Wednesday, July 31, 2013

Market Street and Client Chambers Prominent at 99th Annual Convention of American Chamber of Commerce Executives

By Jim Vaughan, Senior Fellow.

It is unlikely than any of the more than 800 chamber executives in attendance at the American Chamber of Commerce Executives (ACCE) convention in Oklahoma City on July 23-26 left without hearing about the good work of Market Street Services and our client communities.
Market Street is a sponsor of the annual conference and an exhibitor; company principals, team members and clients presented at four sessions, and we sponsored and hosted the CCE (Certified Chamber Executives) Breakfast.
Here is a brief summary of our sessions.
Talent War 2.0—Transition Planning
Principal and Director of Operations Kathy Young and Project Manager Christa Tinsley Spaht presented charts and data on the present and future of the American workforce and asked the question, “Does your organization and its leadership reflect the changing demographics of your community?”
Anna Buckalew (Montgomery, Ala.) and Ryan Mooney (Springfield, Mo.) – both chambers are Market Street clients – presented examples of programs and initiatives designed to embrace diversity and build leadership capacity. Best-practice programs include Montgomery’s Diversity Summit and Springfield’s Young Professional Work Crews that annually tackle a project identified in the Chamber’s strategic plan.
Economic Development Metrics
CEO and Founder Mac Holladay led a session on measuring economic and community development success and suggested that it’s about more than jobs and capital investment.

Holladay said core indicators for today’s strategies include a range of quantifiable measures in four categories—demographics, talent and workforce, economic prosperity, and quality of place.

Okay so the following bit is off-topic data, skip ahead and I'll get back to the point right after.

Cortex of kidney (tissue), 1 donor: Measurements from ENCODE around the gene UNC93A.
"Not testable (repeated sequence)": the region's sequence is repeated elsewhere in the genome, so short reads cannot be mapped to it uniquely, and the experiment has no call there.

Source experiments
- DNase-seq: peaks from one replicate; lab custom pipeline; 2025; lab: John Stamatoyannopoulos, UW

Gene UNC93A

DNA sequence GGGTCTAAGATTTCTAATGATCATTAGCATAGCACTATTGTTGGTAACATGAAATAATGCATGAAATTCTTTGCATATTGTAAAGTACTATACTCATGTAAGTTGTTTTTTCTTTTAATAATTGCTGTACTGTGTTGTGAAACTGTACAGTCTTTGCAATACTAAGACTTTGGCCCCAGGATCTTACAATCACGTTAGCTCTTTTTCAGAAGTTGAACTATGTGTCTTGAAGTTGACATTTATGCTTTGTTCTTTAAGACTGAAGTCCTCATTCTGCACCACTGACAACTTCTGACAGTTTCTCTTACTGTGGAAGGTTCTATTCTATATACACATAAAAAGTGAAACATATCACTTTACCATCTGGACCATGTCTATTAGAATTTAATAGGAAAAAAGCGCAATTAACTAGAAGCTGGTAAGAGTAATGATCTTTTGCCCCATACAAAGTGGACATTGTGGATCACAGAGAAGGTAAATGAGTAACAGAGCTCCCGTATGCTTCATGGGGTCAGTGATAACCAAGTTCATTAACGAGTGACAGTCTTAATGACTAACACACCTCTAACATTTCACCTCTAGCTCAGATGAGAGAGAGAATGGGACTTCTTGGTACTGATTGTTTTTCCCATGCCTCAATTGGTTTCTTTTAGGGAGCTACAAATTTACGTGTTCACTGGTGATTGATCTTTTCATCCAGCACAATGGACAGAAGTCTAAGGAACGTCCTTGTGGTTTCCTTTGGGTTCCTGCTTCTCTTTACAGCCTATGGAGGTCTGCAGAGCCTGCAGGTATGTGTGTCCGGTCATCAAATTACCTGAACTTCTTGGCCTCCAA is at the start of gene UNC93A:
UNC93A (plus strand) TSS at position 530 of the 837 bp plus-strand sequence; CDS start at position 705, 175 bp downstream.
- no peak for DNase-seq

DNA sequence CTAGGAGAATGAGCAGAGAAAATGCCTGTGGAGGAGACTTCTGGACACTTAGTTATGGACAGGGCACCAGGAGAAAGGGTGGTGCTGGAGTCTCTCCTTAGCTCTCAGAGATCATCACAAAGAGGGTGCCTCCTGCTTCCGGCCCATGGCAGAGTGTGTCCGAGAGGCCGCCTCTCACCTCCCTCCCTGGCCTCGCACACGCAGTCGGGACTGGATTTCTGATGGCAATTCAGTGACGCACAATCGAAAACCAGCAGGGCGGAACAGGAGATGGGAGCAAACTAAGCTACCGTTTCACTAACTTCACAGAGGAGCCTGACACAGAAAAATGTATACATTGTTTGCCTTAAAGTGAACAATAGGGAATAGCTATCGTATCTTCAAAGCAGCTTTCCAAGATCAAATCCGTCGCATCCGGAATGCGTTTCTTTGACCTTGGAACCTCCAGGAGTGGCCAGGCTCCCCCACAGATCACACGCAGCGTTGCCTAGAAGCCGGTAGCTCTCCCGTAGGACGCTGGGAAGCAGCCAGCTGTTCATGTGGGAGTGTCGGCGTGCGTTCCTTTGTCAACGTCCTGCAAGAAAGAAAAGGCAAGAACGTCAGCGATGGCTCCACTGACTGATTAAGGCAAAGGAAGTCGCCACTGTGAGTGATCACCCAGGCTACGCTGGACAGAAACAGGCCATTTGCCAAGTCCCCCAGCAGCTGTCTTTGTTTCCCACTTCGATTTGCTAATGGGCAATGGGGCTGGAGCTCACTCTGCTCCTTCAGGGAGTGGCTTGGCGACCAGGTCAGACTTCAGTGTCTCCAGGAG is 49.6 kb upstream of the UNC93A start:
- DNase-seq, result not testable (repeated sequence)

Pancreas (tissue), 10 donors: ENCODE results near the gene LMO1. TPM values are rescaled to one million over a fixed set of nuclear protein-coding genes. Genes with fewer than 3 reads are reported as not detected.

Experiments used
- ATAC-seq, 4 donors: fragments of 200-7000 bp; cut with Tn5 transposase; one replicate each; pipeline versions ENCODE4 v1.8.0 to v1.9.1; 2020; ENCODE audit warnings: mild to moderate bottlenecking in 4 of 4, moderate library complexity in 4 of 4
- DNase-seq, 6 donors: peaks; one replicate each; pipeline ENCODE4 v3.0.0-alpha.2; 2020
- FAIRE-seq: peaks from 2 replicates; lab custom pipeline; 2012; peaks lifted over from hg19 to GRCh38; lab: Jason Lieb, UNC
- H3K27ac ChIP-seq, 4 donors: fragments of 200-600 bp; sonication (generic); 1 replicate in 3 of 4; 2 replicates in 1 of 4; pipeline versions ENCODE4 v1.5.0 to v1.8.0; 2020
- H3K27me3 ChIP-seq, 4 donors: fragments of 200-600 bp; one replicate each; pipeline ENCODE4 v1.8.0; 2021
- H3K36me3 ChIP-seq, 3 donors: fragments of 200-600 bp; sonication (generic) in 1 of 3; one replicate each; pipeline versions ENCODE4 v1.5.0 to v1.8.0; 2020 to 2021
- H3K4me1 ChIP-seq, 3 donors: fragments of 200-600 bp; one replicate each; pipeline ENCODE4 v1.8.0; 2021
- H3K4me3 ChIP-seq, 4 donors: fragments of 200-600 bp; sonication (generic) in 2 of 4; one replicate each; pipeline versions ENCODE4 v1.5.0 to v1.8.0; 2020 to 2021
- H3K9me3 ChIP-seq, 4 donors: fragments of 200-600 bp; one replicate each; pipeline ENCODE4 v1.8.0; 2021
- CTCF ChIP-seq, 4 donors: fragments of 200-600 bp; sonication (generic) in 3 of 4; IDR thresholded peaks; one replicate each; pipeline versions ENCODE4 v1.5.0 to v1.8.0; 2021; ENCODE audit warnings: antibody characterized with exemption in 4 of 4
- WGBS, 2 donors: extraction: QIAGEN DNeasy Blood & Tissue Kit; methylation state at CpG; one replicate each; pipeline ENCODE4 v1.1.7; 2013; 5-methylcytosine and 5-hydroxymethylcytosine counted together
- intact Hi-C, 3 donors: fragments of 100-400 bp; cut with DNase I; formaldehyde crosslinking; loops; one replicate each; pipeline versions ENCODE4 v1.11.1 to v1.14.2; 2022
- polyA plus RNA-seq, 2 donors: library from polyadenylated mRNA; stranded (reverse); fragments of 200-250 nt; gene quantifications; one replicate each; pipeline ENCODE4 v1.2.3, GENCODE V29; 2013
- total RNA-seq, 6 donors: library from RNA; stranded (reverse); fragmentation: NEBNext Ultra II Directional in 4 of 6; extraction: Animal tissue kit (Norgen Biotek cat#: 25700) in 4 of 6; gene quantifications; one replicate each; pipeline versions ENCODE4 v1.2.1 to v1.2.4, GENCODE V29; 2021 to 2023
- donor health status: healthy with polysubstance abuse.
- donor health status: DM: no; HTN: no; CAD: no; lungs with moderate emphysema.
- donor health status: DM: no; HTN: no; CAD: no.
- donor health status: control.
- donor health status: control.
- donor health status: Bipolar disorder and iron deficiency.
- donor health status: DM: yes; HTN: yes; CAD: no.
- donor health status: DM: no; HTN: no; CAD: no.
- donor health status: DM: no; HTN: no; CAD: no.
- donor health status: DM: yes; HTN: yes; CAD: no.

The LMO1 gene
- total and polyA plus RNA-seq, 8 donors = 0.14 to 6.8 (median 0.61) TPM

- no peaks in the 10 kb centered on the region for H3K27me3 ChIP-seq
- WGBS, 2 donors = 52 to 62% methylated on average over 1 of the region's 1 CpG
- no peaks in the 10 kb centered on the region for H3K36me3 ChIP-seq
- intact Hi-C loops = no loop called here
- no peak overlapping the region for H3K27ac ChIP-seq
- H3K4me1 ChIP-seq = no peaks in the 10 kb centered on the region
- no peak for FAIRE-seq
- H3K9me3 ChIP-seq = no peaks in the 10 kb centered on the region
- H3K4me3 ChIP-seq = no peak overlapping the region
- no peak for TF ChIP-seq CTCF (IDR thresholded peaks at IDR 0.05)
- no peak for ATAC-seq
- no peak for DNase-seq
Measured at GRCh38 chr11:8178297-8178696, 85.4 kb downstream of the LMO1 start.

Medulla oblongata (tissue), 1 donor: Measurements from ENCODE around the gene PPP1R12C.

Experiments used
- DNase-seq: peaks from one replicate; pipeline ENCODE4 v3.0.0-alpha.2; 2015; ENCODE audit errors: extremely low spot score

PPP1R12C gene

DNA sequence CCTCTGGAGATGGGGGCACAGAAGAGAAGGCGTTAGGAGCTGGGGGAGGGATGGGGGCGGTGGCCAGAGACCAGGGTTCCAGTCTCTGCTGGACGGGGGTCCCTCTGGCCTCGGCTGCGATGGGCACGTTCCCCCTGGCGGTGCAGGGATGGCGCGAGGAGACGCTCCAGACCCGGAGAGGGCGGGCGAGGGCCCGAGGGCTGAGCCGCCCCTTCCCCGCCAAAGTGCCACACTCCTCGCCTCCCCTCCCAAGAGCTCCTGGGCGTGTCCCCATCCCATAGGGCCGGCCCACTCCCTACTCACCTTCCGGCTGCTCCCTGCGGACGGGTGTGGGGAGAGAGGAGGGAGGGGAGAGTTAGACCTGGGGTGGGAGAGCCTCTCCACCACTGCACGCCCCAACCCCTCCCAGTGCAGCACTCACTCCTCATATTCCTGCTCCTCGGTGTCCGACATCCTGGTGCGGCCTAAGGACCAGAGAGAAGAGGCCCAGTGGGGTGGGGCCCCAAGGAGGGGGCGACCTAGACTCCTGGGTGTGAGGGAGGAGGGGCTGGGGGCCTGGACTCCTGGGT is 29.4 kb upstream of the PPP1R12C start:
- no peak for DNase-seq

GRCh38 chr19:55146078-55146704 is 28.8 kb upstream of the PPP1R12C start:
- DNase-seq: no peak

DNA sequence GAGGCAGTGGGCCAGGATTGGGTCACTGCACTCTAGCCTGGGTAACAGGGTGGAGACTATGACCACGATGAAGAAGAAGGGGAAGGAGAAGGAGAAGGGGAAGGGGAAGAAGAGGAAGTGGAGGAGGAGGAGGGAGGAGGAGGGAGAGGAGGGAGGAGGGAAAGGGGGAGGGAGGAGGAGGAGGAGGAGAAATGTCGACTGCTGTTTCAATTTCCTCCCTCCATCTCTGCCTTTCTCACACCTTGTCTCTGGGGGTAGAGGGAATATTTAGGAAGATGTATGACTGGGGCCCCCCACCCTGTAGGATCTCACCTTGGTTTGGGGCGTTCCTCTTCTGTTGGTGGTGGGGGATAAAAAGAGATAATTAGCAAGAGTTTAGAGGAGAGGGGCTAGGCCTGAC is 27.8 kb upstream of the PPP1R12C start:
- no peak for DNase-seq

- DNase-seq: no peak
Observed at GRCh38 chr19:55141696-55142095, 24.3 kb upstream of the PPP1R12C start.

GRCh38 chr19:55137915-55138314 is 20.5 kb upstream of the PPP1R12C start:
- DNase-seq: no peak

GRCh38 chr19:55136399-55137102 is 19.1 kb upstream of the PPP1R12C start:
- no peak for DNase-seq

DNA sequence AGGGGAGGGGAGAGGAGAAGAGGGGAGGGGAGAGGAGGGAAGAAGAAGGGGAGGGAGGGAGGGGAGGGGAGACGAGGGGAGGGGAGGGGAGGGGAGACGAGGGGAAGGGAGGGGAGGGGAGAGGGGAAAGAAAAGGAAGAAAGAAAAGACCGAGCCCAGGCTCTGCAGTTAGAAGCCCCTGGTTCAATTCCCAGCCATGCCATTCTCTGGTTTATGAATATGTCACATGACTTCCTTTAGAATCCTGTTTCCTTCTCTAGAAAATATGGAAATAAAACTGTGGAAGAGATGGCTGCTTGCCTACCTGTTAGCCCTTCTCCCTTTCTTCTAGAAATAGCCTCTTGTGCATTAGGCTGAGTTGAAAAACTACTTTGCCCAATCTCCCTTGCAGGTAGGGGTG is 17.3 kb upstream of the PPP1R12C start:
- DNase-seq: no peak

Jay Byers (Des Moines, Iowa) and Duane O’Neill (Jackson, Miss.) shared tracking tools they use to measure results toward their goals.
The Des Moines Capital Crossroads Benchmarks and Milestones report shows results at-a-glance and a video was produced to highlight key results for the first-year celebration event. And the Jackson Chamber Partnership has quantifiable benchmarks for each of the initiatives in its One Region, One Vision, One Voice plan. Market Street supported both organizations in the development of their plans.
Economic Development and Membership Collaboration
I facilitated a session designed to identify opportunities for collaboration between the two most important programs most successful chambers have (revenue and economic development) with the Springfield (Mo.) Chamber executives from those two departments.
Brent McCoy said his staff and volunteers are now selling “the big picture” instead of immediate benefits, and Ryan Mooney said the result is that members better understand and support the Chamber’s Priority Goals—Developing Our Talent; Growing Our Economy; Enhancing Our Community; and Challenging Our Perceptions. Springfield is a Market Street client.

State Level Public Private Partnerships
Mac Holladay, the only person to head three state economic development programs, reported on changes—some good, some not so good—taking place in Arizona, Florida, Indiana, Missouri, North Carolina and Wisconsin.
Arizona replaced its Department of Commerce with the new Commerce Authority in 2011 and appropriated $31.5 million for the agency in 2012; Florida’s Enterprise Florida partnership has seen private-sector financial support decline from 50% in 1992 to just 8% in 2012; the Indiana Legislature has required the Indiana Economic Development Corporation be more transparent including reporting on actual jobs created and making incentive contracts public more quickly;